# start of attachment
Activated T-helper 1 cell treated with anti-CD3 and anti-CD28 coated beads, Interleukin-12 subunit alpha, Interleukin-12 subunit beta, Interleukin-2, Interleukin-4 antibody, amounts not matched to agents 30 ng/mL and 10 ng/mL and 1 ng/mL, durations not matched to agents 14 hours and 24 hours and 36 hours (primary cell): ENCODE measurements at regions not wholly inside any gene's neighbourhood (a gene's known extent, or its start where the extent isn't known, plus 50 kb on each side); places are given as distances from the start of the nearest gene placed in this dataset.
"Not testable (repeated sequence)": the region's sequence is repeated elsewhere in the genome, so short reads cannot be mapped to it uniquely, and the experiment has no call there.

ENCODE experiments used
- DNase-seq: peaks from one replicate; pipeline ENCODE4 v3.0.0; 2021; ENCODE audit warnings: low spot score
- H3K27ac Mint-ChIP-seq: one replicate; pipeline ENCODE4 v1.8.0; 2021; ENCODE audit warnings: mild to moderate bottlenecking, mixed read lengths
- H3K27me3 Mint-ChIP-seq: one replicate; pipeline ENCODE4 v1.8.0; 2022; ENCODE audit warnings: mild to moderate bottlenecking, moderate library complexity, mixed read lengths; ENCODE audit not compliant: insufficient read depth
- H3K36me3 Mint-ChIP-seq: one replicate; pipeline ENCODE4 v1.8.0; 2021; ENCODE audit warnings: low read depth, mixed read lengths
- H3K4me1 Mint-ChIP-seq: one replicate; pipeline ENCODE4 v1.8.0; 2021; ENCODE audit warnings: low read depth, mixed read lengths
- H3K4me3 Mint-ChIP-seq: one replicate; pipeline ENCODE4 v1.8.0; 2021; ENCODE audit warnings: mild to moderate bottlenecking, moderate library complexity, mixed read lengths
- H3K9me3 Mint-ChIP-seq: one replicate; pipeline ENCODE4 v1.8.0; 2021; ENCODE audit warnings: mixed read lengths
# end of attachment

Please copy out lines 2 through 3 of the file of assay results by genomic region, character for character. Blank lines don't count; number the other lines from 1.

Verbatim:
"Not testable (repeated sequence)": the region's sequence is repeated elsewhere in the genome, so short reads cannot be mapped to it uniquely, and the experiment has no call there.

ENCODE experiments used